Introvigne determines that Kwon’s book on American painter and Christian Scientist Joseph Cornell is both “a superb achievement and a missed opportunity” (188). Since Kwon acknowledged that Christian Science was “an epistemological structure that shaped [Cornell’s] worldview rather than a set of principles he sought to illustrate” (quoting Kwon, 221), religion scholars would have hoped for more details.View Annotation
Resources by Introvigne, MassimoThe annotations by the author/editor you selected are listed below. Click the title to view the complete annotation. Some authors and editors have only one annotated resource. On each annotation page you have the ability to find related annotations based on certain criteria.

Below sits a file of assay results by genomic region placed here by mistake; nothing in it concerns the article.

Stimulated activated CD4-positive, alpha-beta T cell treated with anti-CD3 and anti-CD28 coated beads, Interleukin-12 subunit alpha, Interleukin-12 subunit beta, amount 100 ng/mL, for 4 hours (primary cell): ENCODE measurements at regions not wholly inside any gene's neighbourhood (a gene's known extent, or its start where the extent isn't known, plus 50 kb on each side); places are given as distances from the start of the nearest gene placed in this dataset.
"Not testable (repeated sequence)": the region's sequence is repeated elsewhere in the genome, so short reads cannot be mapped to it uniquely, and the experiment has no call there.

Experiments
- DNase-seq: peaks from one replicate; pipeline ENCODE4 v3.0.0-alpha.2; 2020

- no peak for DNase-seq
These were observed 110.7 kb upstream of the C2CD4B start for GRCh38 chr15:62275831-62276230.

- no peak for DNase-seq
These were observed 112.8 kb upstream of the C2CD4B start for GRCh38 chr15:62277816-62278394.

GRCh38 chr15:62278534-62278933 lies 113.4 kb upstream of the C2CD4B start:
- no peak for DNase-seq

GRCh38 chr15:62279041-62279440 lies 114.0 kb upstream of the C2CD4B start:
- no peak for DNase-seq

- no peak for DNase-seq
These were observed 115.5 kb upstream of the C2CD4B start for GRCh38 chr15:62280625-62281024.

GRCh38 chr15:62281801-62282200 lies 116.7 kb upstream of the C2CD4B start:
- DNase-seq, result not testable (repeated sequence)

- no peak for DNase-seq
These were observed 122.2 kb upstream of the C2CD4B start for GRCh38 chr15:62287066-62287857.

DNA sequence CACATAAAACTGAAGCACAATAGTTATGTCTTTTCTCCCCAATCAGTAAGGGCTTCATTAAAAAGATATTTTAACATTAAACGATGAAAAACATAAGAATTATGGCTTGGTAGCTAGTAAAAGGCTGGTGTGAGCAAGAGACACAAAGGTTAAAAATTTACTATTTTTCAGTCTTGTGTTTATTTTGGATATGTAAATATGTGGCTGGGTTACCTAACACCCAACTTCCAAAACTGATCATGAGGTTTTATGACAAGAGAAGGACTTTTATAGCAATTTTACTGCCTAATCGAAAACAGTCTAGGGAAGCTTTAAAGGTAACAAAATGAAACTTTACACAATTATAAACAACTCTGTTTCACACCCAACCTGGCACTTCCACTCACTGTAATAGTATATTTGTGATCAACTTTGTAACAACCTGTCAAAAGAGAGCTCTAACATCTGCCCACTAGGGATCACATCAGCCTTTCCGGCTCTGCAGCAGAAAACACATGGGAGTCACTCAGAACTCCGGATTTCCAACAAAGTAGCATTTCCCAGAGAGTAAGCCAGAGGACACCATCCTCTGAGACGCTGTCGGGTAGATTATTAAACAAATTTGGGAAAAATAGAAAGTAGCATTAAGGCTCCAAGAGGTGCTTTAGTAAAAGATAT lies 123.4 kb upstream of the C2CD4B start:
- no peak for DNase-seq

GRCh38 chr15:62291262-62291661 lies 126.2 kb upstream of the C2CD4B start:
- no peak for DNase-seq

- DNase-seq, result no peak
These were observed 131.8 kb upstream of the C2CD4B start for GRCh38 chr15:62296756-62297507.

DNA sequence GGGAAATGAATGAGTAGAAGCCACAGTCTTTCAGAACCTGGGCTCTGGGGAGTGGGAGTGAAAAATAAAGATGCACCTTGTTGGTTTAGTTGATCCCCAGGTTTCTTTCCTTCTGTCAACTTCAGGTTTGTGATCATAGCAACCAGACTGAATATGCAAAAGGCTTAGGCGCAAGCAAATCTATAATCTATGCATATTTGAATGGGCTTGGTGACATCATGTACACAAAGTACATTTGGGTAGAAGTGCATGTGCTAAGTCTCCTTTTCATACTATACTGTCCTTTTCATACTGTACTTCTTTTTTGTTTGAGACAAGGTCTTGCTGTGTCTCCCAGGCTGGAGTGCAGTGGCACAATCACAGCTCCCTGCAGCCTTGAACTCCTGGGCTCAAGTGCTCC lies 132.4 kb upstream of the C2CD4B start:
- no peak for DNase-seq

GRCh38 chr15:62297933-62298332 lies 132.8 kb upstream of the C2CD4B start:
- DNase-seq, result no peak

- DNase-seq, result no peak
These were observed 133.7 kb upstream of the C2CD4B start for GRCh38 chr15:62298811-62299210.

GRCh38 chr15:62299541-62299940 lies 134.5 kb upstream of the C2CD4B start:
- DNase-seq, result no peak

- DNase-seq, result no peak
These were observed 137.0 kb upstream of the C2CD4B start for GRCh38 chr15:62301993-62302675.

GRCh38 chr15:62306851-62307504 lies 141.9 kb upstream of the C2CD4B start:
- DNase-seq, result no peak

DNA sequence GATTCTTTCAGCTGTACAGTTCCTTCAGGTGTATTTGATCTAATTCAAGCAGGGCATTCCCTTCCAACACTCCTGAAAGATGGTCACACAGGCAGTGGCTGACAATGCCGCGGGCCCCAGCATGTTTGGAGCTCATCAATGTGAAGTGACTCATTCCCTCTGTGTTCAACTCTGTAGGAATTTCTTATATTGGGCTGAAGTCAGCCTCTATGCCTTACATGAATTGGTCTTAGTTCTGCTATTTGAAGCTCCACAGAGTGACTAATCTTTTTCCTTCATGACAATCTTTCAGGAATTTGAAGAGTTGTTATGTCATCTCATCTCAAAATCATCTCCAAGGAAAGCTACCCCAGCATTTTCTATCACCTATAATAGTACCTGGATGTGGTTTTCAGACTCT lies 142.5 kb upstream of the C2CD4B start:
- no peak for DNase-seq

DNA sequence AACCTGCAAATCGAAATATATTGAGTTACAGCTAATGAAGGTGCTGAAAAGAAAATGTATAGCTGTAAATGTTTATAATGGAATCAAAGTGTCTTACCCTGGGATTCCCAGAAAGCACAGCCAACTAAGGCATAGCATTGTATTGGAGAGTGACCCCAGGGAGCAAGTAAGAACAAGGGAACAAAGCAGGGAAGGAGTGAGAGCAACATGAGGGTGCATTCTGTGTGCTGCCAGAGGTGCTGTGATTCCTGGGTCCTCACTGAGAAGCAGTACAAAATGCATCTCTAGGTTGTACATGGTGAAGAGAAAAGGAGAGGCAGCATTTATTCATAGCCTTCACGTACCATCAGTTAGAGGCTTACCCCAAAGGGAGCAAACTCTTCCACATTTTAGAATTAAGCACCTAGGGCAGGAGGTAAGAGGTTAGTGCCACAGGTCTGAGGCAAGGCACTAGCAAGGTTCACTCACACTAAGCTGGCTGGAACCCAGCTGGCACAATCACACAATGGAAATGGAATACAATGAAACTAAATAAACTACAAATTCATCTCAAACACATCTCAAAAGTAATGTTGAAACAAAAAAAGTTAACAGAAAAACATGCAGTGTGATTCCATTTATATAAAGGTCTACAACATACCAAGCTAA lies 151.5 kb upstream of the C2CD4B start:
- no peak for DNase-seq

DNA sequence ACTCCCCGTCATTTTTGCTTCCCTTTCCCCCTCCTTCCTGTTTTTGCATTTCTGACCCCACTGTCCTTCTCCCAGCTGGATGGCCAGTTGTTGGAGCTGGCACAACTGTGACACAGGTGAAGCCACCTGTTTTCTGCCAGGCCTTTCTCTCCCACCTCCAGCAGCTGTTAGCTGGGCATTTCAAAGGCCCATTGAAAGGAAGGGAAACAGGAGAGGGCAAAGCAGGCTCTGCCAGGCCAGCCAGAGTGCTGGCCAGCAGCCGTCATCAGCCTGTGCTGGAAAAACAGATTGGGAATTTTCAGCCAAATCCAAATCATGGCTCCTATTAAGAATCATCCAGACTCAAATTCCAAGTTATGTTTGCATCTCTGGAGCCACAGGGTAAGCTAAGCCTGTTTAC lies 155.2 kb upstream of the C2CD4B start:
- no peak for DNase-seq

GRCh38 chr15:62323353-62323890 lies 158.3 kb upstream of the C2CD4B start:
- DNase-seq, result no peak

“The Christian Scientist as Artist: From James Franklin Gilman to Joseph Cornell”
Introvigne reviews 19th- and 20th-century artists to understand how their Christian Science beliefs and convictions influenced and inspired their art. James Franklin Gilman, Violet Oakley, Evelyn Dunbar, Winifred Nicholson, the ‘Group of Seven,’ and James Cornell are featured artists in this review. Cornell, considered by Introvigne as the most important, was famous for his collages and ‘boxes.’View Annotation